In a CPU-bound system, the CPU resource is completely used up, service time is too high and you want to achieve more. Alternatively, you have too much idle time, want to achieve more, and the CPU is not completely used up. There is room to do more: you need to determine why so much time is spent waiting.

To diagnose insufficient CPU, you must check CPU utilization by your entire system, not only utilization by Oracle Server processes. At the beginning of a workday, for example, the mail system may consume a very high amount of the available CPU, while employees check their messages. Later in the day, the mail system may be much less heavily used, and its CPU utilization will drop accordingly.

Workload is a very important factor when evaluating your system's level of CPU utilization. During peak workload hours, 90% CPU utilization with 10% idle and waiting time may be understandable and acceptable. Thirty percent utilization at a time of low workload may also be understandable. However, if your system shows high utilization at normal workload, there is not room for peak workload. You have a CPU problem if idle time and time waiting for I/O are both close to zero (less than 5%) at a normal or low workload.

See Also: Chapter 12, "Tuning CPU"

Insufficient Memory

Sometimes memory problems may be detected as an I/O problem. There are two kinds of memory requirements: Oracle and system. Oracle memory requirements impact the system requirements. Memory problems may be the cause of all the paging and swapping that goes on in the machine. Make sure that your system does not start swapping and paging. The whole system should be able to run within the limitations set by internal memory.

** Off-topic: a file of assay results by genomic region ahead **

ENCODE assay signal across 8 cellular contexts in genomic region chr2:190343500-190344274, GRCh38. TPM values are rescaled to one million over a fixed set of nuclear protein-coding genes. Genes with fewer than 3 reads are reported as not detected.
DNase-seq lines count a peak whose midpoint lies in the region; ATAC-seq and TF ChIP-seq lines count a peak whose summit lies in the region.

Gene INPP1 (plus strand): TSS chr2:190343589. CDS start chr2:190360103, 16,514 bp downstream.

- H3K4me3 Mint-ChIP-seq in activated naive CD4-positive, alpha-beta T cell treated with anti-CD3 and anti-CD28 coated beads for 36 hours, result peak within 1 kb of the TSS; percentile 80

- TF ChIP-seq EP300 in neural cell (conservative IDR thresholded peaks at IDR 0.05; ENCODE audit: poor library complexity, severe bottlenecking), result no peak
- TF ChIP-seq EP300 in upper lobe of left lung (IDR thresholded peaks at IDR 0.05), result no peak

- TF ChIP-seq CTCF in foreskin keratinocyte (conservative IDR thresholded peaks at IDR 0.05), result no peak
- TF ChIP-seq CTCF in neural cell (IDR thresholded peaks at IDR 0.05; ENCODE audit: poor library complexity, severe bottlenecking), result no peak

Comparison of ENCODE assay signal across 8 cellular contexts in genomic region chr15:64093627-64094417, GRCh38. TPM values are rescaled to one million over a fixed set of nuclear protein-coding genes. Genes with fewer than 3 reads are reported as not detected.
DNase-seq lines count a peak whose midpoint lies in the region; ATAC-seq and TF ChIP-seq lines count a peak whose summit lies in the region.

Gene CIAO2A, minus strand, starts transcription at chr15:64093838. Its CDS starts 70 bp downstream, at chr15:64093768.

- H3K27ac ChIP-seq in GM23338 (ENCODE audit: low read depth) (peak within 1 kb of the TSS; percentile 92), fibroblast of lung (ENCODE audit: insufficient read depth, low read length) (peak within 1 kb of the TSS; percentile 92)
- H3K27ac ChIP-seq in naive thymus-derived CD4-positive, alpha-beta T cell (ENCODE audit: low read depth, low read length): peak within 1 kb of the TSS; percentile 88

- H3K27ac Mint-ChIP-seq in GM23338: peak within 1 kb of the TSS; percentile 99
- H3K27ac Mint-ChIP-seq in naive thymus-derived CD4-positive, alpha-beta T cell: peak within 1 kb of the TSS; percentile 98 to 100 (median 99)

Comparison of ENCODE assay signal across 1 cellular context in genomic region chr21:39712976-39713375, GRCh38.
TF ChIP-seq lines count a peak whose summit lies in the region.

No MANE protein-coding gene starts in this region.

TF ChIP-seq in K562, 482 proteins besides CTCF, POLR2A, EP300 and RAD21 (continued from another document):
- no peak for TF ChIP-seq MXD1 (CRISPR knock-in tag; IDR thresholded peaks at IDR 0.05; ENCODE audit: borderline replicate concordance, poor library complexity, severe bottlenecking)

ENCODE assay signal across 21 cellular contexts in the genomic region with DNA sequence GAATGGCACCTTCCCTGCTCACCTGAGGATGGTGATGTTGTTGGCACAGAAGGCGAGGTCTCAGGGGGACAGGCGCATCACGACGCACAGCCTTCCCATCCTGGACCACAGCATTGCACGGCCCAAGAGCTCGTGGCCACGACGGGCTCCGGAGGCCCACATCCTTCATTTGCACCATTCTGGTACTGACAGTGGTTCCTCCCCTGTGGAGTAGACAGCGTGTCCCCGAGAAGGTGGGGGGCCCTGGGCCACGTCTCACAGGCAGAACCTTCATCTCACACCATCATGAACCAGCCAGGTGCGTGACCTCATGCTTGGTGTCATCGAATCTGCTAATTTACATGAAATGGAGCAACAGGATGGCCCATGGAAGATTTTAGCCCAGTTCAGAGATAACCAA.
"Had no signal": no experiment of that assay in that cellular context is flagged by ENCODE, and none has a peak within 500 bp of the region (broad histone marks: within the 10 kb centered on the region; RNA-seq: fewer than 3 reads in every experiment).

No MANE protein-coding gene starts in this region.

The system memory requirements for non-Oracle processes and the Oracle memory requirements should be equal to or less than internal memory. To achieve this, you can trim some elements of the Oracle requirements, most likely buffer cache, shared pool, or redo log buffer. On the system level you can trim the number of processes and/or the amount of memory each process uses. You can also identify which processes are using the most memory. One way to reduce memory usage might be by sharing SQL.

See Also: Chapter 13, "Tuning Memory Allocation"